For low resolutions therefore, the Sagnac interferometer utilised in the aforementioned patent can advantageously be replaced by the dual Wollaston device, the remainder of the assembly remaining identical. The modulation is obtained by rotating the analyzer or the polarizer at substantially constant speed. This rotation results in forming alternately on the fixed grating, a system of fringes when the analyzer A and the polarizer P are parallel, or are complementary, when A and P are perpendicular; a particularly simple assembly of the whole is thus achieved.
U.S. Pat. No. 3,924,952 also relates to the study of rapid phenomena, for which it provides the formation of interference phenomena on two complementary gratings followed by two photomultipliers, of which the difference in currents was established. The present invention enables the same study of rapid phenomena, by forming on the same grating followed by a single photomultiplier, alternately two systems of complementary fringes at a very high frequency which can far exceed the megahertz. To this end, it is possible to mount between the polarizer (first prism) and the analyzer (second prism), a Pockels cell. Additional investigations have shown that in many cases, especially in the visible and ultraviolet, when it relates to gas absorption, the interferogram includes a central portion with some ten fringes and a portion centered in the vicinity of a difference of operation characteristic of the gas including also some ten fringes.
This has led to envisaging an optical correlator comprising a beam-splitting interferometer of a luminance permitting the high luminosity of the spectrometer of the aforesaid patent to be preserved, but only providing some fringes in the vicinity of the diference of operation characteristic of the substance studied.
Several embodiments of the invention are described below with reference to the accompanying drawings, in which the various embodiments are shown diagrammatically, and in which:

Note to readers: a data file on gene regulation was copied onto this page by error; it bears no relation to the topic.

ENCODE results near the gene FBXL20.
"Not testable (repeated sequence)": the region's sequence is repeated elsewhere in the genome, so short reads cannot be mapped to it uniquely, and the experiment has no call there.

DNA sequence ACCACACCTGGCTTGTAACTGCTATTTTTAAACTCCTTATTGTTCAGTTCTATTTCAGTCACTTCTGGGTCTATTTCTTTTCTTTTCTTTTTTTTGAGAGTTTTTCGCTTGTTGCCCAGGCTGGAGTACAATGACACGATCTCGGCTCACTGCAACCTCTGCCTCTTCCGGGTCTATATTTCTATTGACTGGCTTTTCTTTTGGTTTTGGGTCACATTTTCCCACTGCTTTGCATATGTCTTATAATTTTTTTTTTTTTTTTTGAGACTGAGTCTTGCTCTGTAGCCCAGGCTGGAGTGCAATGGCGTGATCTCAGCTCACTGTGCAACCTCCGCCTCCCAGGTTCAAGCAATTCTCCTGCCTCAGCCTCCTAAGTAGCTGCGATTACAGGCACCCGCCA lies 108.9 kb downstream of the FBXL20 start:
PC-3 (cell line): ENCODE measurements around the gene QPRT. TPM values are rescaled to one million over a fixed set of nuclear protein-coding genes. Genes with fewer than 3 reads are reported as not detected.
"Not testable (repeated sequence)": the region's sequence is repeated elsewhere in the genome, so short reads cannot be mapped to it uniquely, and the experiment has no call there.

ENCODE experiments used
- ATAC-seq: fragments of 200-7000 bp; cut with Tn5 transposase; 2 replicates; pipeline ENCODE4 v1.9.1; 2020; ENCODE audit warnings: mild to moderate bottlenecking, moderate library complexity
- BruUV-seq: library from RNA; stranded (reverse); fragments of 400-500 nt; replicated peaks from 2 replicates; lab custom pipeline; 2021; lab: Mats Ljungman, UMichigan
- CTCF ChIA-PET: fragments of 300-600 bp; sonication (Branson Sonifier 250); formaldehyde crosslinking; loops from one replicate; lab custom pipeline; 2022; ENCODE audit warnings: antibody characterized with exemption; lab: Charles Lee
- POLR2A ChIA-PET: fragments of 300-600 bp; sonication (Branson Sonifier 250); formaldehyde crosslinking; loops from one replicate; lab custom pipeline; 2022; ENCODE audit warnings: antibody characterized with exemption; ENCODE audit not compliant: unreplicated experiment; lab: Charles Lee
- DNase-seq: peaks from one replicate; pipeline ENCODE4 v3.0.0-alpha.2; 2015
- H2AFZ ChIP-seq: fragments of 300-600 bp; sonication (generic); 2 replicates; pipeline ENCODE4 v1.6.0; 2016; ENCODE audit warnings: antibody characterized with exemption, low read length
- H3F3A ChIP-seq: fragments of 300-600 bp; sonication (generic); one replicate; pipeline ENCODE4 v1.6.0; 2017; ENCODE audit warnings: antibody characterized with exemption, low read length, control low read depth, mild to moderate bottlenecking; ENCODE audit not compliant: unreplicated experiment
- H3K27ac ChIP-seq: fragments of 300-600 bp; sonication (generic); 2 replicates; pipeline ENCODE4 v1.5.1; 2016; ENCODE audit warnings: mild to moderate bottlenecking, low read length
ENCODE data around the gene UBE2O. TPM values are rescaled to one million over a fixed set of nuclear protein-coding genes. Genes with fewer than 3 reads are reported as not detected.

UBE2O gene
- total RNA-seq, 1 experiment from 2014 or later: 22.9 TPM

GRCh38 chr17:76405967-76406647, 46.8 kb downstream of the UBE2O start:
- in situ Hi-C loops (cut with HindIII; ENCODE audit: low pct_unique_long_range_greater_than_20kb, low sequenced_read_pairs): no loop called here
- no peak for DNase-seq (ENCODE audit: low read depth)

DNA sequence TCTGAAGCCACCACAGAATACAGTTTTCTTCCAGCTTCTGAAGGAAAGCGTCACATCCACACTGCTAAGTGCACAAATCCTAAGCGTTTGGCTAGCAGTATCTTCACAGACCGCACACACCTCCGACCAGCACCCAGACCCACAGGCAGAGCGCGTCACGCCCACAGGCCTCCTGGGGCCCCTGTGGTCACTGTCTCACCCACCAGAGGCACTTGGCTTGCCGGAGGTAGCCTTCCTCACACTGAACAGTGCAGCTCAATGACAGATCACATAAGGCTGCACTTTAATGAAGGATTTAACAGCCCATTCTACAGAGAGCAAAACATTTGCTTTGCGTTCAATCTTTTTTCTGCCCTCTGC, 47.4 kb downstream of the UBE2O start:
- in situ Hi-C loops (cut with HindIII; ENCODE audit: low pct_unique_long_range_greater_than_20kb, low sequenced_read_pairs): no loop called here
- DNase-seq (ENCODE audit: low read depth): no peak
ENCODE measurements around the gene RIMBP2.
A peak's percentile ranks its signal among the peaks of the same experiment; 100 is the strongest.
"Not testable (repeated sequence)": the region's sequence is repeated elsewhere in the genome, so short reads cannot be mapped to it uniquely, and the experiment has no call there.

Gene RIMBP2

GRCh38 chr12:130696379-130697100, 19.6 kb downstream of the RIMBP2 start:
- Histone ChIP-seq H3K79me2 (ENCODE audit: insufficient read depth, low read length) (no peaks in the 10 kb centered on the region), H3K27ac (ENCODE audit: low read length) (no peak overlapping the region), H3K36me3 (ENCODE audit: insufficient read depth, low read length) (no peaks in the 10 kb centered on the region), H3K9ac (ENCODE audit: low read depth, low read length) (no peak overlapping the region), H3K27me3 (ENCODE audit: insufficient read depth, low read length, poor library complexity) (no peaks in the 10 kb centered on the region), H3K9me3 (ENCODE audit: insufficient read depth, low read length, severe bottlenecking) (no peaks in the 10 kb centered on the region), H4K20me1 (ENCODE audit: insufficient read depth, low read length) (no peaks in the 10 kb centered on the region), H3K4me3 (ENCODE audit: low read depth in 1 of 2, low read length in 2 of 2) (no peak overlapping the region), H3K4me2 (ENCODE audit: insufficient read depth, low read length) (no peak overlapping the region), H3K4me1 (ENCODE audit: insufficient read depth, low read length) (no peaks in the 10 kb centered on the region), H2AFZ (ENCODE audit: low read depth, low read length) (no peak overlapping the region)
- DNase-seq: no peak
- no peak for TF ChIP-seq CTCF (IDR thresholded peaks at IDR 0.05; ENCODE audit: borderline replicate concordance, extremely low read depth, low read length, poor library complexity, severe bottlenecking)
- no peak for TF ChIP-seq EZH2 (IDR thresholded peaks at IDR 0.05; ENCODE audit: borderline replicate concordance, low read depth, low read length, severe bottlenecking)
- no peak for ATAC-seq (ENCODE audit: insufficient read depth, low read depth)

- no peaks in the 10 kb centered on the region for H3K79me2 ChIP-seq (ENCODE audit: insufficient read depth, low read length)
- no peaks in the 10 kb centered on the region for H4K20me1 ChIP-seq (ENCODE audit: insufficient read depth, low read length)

FIG. 1 shows the effect of a single Wollaston prism;
FIG. 2 shows one embodiment of the beam-splitter according to the invention with two different Wollaston prisms;
FIG. 3 shows a beam-splitter according to the invention, with two Wollaston prisms of the same size;
FIG. 4 shows a system according to the invention for the study of rapid phenomena; and
FIG. 5 shows an embodiment of the invention in which only some fringes in the vicinity of the difference of operation characteristic of the substance concerned, are preserved.
In FIG. 1, the Wollaston prism 1 of angle θ illuminated by the beam S, supplies rectilinear fringes 2 localised in the plane π inclined by the angle β to the optical axis of the beam S. An optical system with variable focus 6 forms the image of the fringes 2 on the grating 7 of the device.
In FIG. 2, two Wollaston prisms 1 and 3 of different sizes receive the beam S, the plane of localisation 4 of the fringes 5 is rendered perpendicular to the optical axis of the system and the fringes can be received directly on the photoreceivers (not shown), by elimination of the objective of the aforementioned patent.
The two prisms 6 and 7 of FIG. 3 send the fringes on to the fixed grating (not shown), and the operations are carried out as in aforementioned patent.
In FIG. 4, there is to be seen the source S, the polarizer P, the Pockels cell 8, the first Wollaston prism 9, the second prism 10, the analyzer A, the objective 11, the single grating 12 and the single photoreceiver 13. In this device, the variable birefringence of the Pockels cell enables the direction of the polarizer to be switched over.
Hence it is seen that the device of the invention certainly enables fringes localised preferably at infinity to be provided as desired in the case of large resolutions, or at a finite distance for smaller resolutions.
In FIG. 5, there is to be seen the source S, the polarizer P, a birefringent plate 14, two identical Wollaston prisms 15, 16 whose angle θ is calculated so as to obtain the number of fringes necessary, an analyzer A, an objective 17, a fixed grating 18 and a single photomultiplier 19.
The technique described above can be applied to the analysis by correlation of any substances having periodic absorption bands. It can hence be extended into the infra-red to exploit the vibration-rotation bands of molecules.
It will be apparent that various modifications are possible in the embodiments described above without departing from the scope of the invention as defined by the appended claims.